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Fools have no future in Russia Meduza’s response to the dissolution of Memorial

Source: Meduza
Alexander Nemenov / AFP / Scanpix / LETA

Even when judged against the other miseries of 2021, the dissolution of Memorial’s historical research society and human rights center is an extraordinary, monstrous event.

The only conceivable purpose of destroying Memorial is an unbridled demonstration of force. This is naked intimidation and revenge by the men and women in uniform against the likes of Yuri Dmitriev (whose imprisonment was just extended to 15 years) and everyone in Russia who digs up the crimes committed by the nation’s police agencies past and present.

The rulings by Russia’s Supreme Court and the Moscow City Court shatter the fragile balance that Russian society has maintained for the last few decades. Yes, the state has quietly rehabilitated Joseph Stalin as an “effective manager,” thereby validating the legitimacy of the institutions he created (first and foremost, Moscow’s intelligence agencies and police organizations). Until now, however, the authorities had spared the memory of the Stalinist regime’s victims, which Memorial has guarded as reminders of both the price of Stalin’s “effectiveness” and the bloody origins of Russia’s modern-day law enforcement.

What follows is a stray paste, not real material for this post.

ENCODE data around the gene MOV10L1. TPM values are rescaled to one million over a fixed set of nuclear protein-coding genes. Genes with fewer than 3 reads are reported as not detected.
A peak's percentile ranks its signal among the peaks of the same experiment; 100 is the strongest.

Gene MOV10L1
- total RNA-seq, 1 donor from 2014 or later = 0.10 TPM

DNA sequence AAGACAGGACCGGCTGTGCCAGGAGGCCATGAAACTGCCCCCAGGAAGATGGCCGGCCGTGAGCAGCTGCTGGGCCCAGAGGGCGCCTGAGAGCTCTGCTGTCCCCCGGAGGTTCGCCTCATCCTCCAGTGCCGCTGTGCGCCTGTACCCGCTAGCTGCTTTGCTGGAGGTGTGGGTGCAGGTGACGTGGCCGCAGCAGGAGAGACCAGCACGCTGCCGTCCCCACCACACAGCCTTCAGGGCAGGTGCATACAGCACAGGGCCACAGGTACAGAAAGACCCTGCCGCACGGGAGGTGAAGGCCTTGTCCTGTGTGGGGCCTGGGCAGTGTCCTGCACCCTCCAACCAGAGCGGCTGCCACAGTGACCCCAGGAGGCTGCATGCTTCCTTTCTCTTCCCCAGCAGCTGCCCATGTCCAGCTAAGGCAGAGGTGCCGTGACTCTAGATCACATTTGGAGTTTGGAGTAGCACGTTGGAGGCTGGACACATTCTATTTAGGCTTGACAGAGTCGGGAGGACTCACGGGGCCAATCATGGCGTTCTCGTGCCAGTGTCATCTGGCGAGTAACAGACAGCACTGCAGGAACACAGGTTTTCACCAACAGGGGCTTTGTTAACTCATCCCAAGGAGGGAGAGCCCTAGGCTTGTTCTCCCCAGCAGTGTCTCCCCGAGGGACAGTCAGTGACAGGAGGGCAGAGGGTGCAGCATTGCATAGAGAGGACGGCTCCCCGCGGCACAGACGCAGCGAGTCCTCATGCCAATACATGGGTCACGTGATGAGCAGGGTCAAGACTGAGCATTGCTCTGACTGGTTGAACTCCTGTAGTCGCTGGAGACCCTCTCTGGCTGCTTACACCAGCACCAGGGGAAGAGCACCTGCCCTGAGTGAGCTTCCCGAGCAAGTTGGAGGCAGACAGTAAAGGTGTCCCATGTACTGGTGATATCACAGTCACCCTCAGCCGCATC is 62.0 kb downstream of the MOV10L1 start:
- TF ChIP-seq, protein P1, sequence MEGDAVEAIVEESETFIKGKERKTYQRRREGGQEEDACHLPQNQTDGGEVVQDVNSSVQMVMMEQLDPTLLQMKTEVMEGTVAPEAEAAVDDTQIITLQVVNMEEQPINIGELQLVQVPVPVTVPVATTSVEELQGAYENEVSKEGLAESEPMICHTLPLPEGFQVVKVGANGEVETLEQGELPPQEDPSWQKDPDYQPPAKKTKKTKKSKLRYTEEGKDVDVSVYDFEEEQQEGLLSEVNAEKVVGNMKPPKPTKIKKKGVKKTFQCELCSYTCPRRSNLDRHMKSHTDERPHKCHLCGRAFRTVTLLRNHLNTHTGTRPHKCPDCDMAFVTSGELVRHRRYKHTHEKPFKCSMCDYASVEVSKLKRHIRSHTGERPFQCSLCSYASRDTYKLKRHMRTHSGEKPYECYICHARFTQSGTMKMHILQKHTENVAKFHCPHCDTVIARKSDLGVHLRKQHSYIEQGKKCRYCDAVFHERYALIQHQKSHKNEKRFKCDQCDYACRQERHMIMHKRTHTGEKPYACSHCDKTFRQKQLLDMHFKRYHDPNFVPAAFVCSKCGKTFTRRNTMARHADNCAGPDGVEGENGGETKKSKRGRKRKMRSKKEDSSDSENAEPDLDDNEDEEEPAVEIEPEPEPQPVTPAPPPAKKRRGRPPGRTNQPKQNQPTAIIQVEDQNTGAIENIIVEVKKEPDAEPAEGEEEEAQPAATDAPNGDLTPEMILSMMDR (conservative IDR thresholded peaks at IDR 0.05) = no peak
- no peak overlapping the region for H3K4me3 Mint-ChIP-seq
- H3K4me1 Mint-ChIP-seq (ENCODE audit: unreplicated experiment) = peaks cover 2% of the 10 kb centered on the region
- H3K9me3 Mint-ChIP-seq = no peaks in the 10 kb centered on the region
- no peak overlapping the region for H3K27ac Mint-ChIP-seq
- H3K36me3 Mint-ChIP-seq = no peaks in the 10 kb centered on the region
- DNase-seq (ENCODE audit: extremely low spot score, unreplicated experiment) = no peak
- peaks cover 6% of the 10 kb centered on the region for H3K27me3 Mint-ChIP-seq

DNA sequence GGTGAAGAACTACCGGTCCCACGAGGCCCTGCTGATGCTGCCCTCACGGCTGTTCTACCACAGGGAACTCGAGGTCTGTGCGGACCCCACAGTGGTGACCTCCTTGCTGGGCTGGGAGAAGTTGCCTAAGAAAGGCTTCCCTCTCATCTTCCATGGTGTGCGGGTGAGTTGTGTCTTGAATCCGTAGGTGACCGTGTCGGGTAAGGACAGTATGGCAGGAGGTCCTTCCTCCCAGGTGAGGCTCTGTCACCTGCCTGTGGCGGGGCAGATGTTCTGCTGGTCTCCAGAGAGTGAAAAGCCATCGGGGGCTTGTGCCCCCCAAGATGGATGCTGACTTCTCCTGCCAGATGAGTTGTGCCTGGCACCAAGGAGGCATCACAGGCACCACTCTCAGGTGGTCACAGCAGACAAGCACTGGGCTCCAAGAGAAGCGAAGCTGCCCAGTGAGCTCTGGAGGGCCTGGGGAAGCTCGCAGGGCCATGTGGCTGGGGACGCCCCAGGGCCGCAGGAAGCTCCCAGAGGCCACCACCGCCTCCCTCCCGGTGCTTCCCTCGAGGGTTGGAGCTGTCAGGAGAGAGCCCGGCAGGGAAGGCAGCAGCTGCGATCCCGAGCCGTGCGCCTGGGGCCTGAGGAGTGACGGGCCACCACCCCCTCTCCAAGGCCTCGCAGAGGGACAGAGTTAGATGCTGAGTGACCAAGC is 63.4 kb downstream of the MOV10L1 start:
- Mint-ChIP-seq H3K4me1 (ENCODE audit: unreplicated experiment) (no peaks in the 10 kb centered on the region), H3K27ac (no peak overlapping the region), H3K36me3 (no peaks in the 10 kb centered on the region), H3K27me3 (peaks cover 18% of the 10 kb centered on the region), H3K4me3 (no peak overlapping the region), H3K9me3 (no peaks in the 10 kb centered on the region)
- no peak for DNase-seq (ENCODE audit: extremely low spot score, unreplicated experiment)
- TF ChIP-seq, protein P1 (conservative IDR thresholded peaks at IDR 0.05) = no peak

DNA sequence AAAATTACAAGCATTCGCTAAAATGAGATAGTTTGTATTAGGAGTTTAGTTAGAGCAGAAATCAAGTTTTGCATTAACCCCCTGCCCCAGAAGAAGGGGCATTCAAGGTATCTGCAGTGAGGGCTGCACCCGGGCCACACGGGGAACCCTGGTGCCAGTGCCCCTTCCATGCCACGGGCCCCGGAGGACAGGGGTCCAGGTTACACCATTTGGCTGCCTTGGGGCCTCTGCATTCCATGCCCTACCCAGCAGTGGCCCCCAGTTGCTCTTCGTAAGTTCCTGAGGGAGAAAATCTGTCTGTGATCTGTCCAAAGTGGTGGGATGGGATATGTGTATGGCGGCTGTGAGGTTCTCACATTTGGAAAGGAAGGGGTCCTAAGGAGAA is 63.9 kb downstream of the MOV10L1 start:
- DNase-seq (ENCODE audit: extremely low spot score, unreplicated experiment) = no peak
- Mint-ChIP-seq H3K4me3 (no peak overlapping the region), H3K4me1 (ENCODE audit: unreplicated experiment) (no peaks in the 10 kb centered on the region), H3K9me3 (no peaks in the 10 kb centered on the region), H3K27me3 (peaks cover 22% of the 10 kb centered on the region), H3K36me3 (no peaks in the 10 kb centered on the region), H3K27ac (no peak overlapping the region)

It was hardly reconciliation, but the situation allowed some level of coexistence.

The balance has now shifted dangerously. The Stalinist repressions were one of the worst consequences of Russia’s Civil War, which hooked Russian society on the daily cruelties and relentless pursuit of enemies that make this era infamous in human history. A century later, the authorities resume this war by dissolving Memorial. This act signals the system’s complete decay; the Russian state has been captured by its own police apparatus. This is now a government that has lost the capacity for reasonable compromises. Whatever the motives for the rulings against Memorial, the consequences of dissolving Russia’s most celebrated human rights group are irreversible.

Make no mistake: This is an attempt to ban the past, to seize Russians’ collective memory, and to force millions to forget their own family histories. The people responsible for this effort clearly hope to discourage all thought that is independent, critical, and autonomous from the state.

These people are fools.

Declaring war on history, the authorities mobilize society around those they wish to censor and doom themselves to comparisons to the very Stalinist regime at the center of Memorial’s own work.

Attitudes about history change, but you cannot undo history. And those who fight the past — like the officials responsible for the campaign against Memorial — have no future.

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